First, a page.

When Joey Vazquez began doing charitable work with HandsOn Miami’s Youth Advisory Council, he was a 15-year-old freshman at Christopher Columbus High School.
“Something just clicked in my head. I’ve always loved helping people and it’s something I’ve been trying to do my whole life,” said Vazquez, now 17, who has been part of the youth board for the past two years. “It’s the best decision I’ve ever made.”
Vazquez, along with more than 100 others, spent Saturday morning, April 16, cleaning up a section of abandoned railroad track behind A.D. Barnes Park at 3401 SW 72nd Ave. to make way for the Ludlam Trail project — a proposed 6.2-mile urban greenway that will stretch from Dadeland Mall to Northwest Seventh Street. The council, made up of teens 13 to 17, decided on this project as part of their Global Youth Service Day event, a Youth Service America initiative that celebrates contributions made by young people seeking to better their communities.
For now, the goal is to create a continuous mixed-use trail with dedicated bike and pedestrian path that will stretch the length of the trail.
Never miss a local story.
Volunteers, young and old, helped haul away planks of wood that made up the old track. While the kids were able to carry some of the smaller chunks with them, the adults teamed up to take care of the larger ones. Several of the younger kids painted over graffiti on the dividing wall where event organizers plan to have a mural celebrating local art.
Wheelbarrows carried assorted pieces of illegally dumped debris that accumulated over years. Dozens of tires, warped by exposure to the sun, were stacked at the entrance of the cleanup site. Several large boulders and chunks of cement would have to be picked up later with proper equipment.
“One of the most important things about the trail is cleaning it up. You have people out here doing God-knows-what,” said Manuel Orbis, special projects liaison for Miami-Dade County Commissioner Rebeca Sosa. “Now, instead of having this piece of land that nobody knows about, we’re going to have a nice clean trail. Events like this help bring awareness.”
Orbis and Alfred Lurigados spent time Saturday talking to some of the residents whose homes neighbor the tracks. One couple voiced to them their appreciation that efforts were being made to clean up the mess in their backyard. Orbis says that one of Sosa’s most passionate stances on the project is that no construction take place behind single-family homes.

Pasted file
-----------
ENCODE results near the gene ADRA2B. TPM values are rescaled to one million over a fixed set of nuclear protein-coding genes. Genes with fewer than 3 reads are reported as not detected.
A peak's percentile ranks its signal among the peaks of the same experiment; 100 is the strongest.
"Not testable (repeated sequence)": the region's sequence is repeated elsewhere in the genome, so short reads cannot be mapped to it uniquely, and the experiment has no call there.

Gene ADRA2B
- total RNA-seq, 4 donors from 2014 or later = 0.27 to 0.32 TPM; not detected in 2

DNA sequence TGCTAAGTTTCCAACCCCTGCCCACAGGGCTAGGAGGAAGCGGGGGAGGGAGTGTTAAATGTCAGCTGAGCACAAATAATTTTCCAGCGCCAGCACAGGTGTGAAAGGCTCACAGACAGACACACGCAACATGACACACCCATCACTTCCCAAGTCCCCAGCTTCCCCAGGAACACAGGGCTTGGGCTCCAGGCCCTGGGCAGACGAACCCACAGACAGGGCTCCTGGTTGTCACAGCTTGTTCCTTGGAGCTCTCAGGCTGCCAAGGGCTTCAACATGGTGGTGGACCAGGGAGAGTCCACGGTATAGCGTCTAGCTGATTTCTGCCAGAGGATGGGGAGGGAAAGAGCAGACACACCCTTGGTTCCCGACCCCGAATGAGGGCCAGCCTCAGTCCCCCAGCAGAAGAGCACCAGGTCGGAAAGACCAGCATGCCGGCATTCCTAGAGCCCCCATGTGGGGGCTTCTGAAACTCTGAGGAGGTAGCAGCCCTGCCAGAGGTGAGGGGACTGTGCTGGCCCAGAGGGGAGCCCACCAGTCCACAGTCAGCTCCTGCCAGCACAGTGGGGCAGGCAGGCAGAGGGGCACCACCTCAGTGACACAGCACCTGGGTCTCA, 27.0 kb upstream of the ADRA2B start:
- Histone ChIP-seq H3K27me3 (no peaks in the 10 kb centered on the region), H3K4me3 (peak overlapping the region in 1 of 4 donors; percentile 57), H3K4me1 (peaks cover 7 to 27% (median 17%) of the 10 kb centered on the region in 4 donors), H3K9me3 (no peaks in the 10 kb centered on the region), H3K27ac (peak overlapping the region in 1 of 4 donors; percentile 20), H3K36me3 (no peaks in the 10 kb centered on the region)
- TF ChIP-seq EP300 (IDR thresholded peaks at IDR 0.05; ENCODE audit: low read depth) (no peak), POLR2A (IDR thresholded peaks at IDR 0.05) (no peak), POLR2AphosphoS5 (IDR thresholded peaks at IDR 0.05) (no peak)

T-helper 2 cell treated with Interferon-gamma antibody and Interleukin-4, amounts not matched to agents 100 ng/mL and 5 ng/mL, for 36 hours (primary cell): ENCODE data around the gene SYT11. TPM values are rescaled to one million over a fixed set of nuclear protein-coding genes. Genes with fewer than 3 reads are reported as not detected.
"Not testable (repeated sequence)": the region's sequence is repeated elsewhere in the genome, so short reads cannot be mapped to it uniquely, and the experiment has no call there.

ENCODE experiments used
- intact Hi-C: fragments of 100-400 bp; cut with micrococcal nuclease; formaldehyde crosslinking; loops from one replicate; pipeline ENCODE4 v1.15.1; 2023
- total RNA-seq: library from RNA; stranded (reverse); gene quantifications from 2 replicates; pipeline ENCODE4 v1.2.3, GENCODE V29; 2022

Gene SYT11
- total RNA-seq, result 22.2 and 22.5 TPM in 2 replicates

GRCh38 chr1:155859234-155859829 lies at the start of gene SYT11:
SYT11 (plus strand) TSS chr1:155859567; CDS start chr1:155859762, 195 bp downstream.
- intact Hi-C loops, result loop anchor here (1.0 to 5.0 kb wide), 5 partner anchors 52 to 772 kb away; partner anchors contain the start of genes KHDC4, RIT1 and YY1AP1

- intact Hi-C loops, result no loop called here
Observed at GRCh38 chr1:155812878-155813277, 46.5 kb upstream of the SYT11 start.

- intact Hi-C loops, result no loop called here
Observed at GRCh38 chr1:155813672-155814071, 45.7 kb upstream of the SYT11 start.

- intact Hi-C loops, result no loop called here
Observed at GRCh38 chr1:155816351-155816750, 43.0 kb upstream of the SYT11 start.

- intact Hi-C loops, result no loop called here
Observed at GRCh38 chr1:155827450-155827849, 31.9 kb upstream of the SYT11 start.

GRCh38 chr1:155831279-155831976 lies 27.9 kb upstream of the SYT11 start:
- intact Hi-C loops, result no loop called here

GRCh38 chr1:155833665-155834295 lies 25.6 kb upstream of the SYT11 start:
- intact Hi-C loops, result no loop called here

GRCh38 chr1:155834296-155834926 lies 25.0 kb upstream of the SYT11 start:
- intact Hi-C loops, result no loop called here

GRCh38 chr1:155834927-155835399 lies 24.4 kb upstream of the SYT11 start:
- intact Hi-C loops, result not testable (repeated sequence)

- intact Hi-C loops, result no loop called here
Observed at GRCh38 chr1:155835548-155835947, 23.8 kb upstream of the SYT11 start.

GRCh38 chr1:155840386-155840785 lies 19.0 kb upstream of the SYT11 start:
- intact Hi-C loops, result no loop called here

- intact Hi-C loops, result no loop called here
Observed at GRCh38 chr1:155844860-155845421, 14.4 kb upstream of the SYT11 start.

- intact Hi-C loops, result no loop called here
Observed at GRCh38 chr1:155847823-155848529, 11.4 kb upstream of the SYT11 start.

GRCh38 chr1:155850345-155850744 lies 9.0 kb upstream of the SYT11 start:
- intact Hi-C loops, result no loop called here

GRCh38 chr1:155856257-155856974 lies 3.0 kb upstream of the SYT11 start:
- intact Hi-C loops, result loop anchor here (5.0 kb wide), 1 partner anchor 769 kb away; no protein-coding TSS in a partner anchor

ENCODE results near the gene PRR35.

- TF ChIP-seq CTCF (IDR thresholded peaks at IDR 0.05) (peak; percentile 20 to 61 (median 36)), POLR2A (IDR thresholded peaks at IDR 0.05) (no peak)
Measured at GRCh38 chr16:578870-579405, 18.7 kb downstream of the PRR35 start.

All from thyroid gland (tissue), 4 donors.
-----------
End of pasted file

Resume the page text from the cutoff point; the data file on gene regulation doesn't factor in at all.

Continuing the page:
Currently, the property upon which the Ludlam Trail will be built belongs to Florida East Coast Industries. Lurigados works for the company and has been involved in the Ludlam Trail project since its infant stages.
Lurigados says the ultimate goal is to create a connection that stretches from Miami International Airport to Dadeland, to the proposed Metrorail Underline project, and then to the Miami River greenway extension, creating an unimpeded 22-mile loop around the city. He has been working with public and private entities over the last two-and-a-half years to turn that vision into reality.
Just last month, Gov. Rick Scott OK’d $3 million to purchase the land Ludlam Trail will be built on, as well as an additional $2 million for the Underline project, which would create a 10-mile linear park from Metrorail’s Dadeland South to Brickell stations.
“Our vision is a more active trail,” Lurigados said. “Take Central Park. Central Park is not just a trail and a park. It’s a huge gathering place for people. We want this to be a new place for people to come to the outdoors and share with their community.”
Vazquez and the rest of his friends with HandsOn Miami’s youth council were pitched on the idea of cleaning up the trail by urban planner Eric Katz, one of the minds behind the Ludlam Trail. They were sold the moment Katz, 31, told them about the larger vision for the project.
“When he finished his spiel and told us what they were going to do here, we were like ‘This is it,’” Vazquez said. “Once we heard what they wanted to do with the city, make it more sustainable, we were in.”
To motivate other young people to join them, Marlins Ayudan, the home baseball team’s charity arm, offered registered volunteers free tickets to watch the Fish take on the first-place Washington Nationals. Other private entities like Waste Management and O-Gee Paint also pitched in to help with supplies and services for the event.
“It’s hard for a lot of kids. It’s Saturday morning, they might have homework, or they might want to sleep in,” Vazquez said. “At the end of the day, I love seeing my friends come out and get together to make our city a great place to live.”
Follow Daniel Hidalgo on Twitter, @DanielJHidalgo